The rare five-planet alignment of 2022 remains in view this first weekend of summer. To see it at its best, you have to be awake at dawn. But if you are, you’ll be rewarded with what will probably be the most striking celestial encounter between the two brightest objects in the night sky: Venus and the moon.
considering the sun It gets up so early this time of year in the Northern Hemisphere that it’s admittedly a bit difficult to get up to see a celestial event before sunrise. On Saturday morning (June 25), Moon will rise high above and to the right of dazzling Venus.
However, if the sky is clear early Sunday morning (June 26), it will be worth setting your alarm 60 to 90 minutes before sunrise to watch the celestial dance of these two bright objects.
Related: Stargazing with binoculars: tips for beginners
Look low to the east-northeast horizon to see a very thin (7% illuminated) waning crescent Moon, less than three days before the new phase. And located about 2.5 degrees slightly below and to the right of this lunar band will be Venus.
Although the two will appear to be very close, they are quite distant: Venus is currently 207.3 million kilometers (128.8 million miles) from Landwhile the moon is about 515 times closer, 249,900 miles (402,000 km) away.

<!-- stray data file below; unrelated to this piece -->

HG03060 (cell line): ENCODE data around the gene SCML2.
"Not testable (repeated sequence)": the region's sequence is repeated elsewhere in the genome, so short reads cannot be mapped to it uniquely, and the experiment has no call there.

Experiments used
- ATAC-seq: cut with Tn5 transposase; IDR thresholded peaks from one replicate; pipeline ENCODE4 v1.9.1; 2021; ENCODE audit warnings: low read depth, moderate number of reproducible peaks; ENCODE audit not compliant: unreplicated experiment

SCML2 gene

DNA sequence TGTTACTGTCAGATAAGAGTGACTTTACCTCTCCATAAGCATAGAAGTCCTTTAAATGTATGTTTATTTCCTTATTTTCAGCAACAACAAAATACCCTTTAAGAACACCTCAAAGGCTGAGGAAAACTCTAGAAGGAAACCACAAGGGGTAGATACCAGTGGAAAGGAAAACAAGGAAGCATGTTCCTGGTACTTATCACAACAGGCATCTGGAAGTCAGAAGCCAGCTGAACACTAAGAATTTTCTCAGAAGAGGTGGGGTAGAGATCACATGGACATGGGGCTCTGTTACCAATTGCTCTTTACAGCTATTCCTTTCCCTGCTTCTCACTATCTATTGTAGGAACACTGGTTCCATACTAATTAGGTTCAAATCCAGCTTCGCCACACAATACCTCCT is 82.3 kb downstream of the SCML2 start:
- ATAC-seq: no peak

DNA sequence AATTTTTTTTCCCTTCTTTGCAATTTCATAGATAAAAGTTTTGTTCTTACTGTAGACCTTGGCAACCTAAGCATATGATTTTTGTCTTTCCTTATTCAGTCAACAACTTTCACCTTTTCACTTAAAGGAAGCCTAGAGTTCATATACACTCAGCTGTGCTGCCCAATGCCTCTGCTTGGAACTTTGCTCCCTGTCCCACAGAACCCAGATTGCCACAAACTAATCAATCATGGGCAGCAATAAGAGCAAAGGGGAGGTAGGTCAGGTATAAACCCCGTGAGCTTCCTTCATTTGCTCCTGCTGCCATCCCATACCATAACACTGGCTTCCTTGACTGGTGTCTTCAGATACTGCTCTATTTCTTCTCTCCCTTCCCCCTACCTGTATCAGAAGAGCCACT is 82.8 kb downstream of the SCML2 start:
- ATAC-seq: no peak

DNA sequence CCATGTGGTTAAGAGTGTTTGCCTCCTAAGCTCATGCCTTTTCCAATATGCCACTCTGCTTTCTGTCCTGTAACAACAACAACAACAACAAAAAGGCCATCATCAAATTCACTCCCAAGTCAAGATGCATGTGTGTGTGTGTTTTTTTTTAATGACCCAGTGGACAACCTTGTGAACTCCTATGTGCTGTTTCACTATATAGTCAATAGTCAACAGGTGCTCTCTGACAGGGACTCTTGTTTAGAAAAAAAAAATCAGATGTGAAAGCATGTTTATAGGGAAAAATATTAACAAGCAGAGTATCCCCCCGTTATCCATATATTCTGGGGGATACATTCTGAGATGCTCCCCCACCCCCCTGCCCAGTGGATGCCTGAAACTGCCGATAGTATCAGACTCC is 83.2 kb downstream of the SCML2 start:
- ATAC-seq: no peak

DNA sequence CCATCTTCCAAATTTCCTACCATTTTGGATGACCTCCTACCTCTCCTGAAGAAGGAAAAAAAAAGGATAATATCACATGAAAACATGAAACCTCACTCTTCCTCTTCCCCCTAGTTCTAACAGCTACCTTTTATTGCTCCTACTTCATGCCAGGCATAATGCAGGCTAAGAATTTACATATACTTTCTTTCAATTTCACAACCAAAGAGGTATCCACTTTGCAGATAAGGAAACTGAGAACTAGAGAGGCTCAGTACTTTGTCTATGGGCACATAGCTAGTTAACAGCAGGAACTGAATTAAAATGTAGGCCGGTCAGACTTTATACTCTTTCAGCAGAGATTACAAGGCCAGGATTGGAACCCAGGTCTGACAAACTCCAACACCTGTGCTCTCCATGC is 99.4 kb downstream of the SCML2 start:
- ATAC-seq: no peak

if you have good binoculars and look early enough, while the sky is still relatively dark, scan 6.7 degrees above Venus to see the famous pleiades star cluster, which is beginning to reemerge after being hidden in the sun’s glare for the past month. (As a point of reference, a dime held at arm’s length is 2 degrees wide, while your clenched fist held at arm’s length is about 10 degrees.)
Venus currently rises about 12 minutes after first light at dawn. Interestingly, however, in the next few weeks, when Venus follows the sun through the northernmost part of the ecliptic and through the constellations. Taurus Y Gemini, the planet will actually appear to rise within just a minute or two after sunrise. This is how it will be during the last 10 days of July. However, by the last week of August, Venus will rise only about 90 minutes before sunrise, sinking rapidly into bright morning twilight with each passing morning. And by the end of September, Venus will have almost disappeared from the morning sky.
So, despite the ungodly hour, get up early on Sunday morning to see Venus while it’s still easily visible. This date with our closest neighbor in space will make a beautiful celestial tableau greet you on an early summer morning.
Joe Rao is an instructor and guest speaker at New York’s Hayden Planetarium. write about astronomy natural history magazinethe farmers almanac and other publications. Follow us on Twitter @Spacepointcom and in Facebook.